Q. I am worried about my husband, “Norman.” We have been married for 30 years, and I have always enjoyed his company, despite having to adjust to his anxiety disorder.
He is smart, funny, and supportive, and we enjoy doing things together.
He’s 10 years older than me and has been retired for quite a while. I am a freelancer with an active career.
Over the last four years he has been exhibiting signs of incipient dementia, and his hearing is deteriorating. I’ve begged him to discuss this with his doctor, but he will not do it.
He becomes defensive, angry, and brushes it off. I’ve tried to find ways to accommodate both his hearing loss and his memory lapses, but I am worried about both conditions.
I’ve seen these symptoms evolve in both his mother and my mother, and those symptoms are unfolding with him at precisely the same age when they struck our parents.
For his benefit and for mine, I’d like to begin addressing his conditions, but I can’t do it without his cooperation. What should I do?
A.Your husband may not have Alzheimer’s disease, but you can research some of the warning signs for Alzheimer’s and dementia on the Alzheimer’s Association’s helpful website, www.alz.org. You can also talk with a counselor on the association’s 24-hour help line: 800-272-3900.
You should contact your husband’s physician to share your concerns and ask that he be tested. Doctors understand this complicated personal issue — they also know that earlier detection leads to early treatment with a potentially better outcome. This is a frightening issue for your husband; receiving an accurate assessment with his doctor’s involvement could ease the burden for him.
Q. I am in my early 60s and have a friend, “Mary,” who I have been good friends with since college.
I do my best to keep up our friendship, and I believe she values our friendship, as well. However, here is the problem: She is extremely wrapped up in politics and we are not on the same side of the divide.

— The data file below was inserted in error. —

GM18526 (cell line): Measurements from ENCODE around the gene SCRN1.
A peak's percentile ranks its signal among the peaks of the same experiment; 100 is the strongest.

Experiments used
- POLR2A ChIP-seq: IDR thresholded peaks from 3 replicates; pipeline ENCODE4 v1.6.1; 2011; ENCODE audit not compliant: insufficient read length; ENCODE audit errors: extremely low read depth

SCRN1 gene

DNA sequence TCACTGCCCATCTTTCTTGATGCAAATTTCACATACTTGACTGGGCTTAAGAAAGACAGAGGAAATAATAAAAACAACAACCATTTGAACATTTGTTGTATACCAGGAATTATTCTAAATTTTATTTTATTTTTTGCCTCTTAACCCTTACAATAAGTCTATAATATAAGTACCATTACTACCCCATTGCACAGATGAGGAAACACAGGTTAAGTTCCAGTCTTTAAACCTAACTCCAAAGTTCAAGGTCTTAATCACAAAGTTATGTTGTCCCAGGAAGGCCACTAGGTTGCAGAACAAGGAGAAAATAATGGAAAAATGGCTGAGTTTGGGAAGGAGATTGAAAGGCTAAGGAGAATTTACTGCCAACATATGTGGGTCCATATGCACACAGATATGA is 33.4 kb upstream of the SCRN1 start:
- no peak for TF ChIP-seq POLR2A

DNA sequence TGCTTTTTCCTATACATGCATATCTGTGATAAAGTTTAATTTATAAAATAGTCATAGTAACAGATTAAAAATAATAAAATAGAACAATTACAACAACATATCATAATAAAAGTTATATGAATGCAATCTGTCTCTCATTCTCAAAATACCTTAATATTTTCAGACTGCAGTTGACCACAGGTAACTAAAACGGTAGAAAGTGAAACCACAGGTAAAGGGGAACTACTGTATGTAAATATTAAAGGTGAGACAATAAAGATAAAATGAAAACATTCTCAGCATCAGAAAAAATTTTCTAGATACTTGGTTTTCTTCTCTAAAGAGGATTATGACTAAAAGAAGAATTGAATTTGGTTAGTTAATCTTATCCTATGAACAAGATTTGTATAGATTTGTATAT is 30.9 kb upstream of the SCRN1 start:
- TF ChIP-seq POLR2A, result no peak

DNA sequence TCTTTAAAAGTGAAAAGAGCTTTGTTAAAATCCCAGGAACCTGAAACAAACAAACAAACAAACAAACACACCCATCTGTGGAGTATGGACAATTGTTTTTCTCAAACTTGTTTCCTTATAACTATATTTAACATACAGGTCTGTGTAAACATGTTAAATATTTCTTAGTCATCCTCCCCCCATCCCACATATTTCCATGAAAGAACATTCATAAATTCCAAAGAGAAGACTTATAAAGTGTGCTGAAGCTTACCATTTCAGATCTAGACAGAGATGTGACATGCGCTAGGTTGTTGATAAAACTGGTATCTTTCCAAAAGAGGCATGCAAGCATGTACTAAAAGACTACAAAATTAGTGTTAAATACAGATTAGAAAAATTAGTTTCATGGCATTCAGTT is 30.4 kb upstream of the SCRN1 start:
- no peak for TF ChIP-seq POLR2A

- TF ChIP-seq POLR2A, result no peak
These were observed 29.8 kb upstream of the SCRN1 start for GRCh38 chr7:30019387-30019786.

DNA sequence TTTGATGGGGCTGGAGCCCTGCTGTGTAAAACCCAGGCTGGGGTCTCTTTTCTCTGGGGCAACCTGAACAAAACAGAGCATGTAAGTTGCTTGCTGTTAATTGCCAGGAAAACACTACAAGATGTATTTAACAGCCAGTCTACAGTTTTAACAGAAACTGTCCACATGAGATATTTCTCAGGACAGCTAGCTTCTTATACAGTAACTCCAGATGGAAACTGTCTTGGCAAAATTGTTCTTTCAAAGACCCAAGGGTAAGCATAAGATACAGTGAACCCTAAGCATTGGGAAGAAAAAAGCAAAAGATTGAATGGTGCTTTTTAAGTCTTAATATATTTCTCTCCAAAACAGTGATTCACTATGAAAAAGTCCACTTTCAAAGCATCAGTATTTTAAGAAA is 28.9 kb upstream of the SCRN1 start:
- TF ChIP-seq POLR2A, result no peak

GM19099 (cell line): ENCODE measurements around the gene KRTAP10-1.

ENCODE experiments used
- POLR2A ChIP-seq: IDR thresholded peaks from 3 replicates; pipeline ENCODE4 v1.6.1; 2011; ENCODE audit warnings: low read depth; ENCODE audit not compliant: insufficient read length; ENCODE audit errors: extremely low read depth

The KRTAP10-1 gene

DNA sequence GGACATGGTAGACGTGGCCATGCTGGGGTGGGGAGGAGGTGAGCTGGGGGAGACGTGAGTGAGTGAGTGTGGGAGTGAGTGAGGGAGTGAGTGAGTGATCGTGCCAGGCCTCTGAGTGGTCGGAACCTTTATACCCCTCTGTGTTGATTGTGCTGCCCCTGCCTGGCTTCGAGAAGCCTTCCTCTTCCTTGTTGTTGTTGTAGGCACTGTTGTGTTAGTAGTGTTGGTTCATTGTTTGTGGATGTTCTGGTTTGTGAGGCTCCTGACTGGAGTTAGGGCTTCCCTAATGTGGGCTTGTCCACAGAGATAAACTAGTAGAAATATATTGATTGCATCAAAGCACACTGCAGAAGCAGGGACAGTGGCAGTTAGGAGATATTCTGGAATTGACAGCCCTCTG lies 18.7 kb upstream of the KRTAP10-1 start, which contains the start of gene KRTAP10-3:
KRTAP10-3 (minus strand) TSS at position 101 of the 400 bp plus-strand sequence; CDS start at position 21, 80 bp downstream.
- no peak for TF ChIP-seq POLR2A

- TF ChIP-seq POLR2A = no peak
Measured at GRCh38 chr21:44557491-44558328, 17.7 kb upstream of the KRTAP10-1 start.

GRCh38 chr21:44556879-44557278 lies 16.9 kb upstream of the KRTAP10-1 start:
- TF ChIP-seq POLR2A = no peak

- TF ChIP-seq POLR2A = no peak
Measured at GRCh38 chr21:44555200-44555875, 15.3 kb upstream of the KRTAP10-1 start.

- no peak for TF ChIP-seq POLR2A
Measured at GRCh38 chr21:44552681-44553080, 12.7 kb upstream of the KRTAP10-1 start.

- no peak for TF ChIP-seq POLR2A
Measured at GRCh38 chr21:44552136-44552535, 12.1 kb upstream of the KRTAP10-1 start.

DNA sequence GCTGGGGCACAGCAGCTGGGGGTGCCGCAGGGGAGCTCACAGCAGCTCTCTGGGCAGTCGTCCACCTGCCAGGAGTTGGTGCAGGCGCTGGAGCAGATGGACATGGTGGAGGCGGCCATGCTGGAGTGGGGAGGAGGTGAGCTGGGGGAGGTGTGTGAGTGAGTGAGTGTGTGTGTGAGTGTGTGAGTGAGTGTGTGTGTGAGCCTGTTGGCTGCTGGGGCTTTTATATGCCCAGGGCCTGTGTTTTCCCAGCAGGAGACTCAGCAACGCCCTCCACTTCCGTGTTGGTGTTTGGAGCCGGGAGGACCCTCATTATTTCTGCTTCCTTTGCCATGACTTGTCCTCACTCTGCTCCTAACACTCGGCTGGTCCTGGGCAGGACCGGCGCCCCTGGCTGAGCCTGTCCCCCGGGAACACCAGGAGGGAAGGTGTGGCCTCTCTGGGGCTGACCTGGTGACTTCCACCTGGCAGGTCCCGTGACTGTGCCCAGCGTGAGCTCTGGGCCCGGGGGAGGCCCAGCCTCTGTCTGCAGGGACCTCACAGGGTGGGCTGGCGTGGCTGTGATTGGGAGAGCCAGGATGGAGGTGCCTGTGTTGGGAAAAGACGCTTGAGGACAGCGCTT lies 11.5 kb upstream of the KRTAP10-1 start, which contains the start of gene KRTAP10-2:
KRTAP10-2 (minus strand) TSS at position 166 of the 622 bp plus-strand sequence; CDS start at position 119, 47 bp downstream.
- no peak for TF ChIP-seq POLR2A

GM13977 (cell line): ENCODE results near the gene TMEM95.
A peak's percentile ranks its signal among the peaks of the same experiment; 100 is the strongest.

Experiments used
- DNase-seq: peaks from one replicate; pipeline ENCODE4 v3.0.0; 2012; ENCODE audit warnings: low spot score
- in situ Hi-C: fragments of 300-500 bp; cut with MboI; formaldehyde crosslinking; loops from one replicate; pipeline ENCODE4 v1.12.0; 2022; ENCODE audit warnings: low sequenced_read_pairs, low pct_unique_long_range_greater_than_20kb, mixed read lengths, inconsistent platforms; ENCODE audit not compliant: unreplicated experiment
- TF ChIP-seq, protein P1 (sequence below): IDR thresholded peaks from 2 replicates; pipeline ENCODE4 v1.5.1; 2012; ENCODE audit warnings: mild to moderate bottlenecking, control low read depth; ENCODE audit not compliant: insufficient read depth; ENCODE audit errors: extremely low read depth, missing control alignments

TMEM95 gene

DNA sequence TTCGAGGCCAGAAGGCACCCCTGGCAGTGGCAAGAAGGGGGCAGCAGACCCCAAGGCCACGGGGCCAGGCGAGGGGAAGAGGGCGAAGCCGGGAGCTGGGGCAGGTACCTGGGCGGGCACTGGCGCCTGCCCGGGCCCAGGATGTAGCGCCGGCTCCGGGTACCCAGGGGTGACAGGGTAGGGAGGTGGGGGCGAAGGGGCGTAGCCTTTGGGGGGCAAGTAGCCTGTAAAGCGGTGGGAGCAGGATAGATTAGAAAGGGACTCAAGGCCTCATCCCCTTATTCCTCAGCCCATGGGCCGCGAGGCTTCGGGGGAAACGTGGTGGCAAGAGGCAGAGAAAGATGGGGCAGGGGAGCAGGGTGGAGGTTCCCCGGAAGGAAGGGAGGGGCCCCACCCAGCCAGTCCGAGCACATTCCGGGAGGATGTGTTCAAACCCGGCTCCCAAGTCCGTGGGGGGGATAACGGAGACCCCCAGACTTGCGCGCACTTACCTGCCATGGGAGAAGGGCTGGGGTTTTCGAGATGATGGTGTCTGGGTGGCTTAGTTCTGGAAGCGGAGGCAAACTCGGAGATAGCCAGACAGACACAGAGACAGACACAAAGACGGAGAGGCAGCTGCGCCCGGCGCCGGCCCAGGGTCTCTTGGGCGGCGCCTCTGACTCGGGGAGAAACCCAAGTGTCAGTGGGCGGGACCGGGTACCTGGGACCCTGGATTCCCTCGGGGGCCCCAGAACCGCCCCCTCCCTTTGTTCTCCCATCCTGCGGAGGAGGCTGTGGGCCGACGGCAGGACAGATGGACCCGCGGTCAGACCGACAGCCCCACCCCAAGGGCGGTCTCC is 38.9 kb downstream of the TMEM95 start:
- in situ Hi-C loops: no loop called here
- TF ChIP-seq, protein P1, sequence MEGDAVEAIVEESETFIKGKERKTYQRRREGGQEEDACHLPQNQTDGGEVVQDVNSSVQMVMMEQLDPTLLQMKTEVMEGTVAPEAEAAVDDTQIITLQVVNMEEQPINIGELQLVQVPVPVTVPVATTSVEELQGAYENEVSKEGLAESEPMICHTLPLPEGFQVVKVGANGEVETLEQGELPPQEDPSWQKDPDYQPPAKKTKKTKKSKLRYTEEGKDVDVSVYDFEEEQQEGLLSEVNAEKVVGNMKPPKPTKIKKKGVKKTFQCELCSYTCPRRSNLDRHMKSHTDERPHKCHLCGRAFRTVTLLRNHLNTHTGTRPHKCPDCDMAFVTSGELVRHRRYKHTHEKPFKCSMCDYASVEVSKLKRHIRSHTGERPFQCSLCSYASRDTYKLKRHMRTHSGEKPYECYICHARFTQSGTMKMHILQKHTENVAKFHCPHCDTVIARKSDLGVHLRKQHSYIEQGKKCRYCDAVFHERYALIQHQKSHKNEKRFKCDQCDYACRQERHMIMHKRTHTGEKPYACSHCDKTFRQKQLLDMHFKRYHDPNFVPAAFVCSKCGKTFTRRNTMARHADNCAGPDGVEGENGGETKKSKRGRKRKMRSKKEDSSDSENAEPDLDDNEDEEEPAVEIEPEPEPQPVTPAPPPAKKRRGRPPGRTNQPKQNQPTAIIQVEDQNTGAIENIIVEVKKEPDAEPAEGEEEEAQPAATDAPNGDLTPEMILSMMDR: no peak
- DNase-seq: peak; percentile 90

When we speak on the phone or are together — without fail — she starts bashing those in the political party I favor. I have never retaliated or in any way disparaged her politics.
Perhaps because I have let it go on for so long, she thinks I accept this behavior, but I find it increasingly difficult to stomach. How can I tactfully put an end to this?
A. It sounds as if you have been sitting quietly murmuring “hmm” while your friend goes on a bash-fest. One answer to this would be to engage with your friend in a spirited conversation or debate so your own political stance is more obvious to her.
If you aren’t willing to take her on, you will simply have to ask her to try to change. When you secretly seethe over someone else’s behavior without giving the other person the benefit of your honesty, you aren’t being fair.
Just tell her, “I know I’ve never said this to you before, but I really don’t like it when you bash the other political party. I know you’re really into this and interested in the issues. But when you start bashing, I stop listening because I find it offensive. I should have let you know earlier, because it really does bother me.”E-mail Amy Dickinson at firstname.lastname@example.org. You can also follow her on Twitter @askingamy or “like” her on Facebook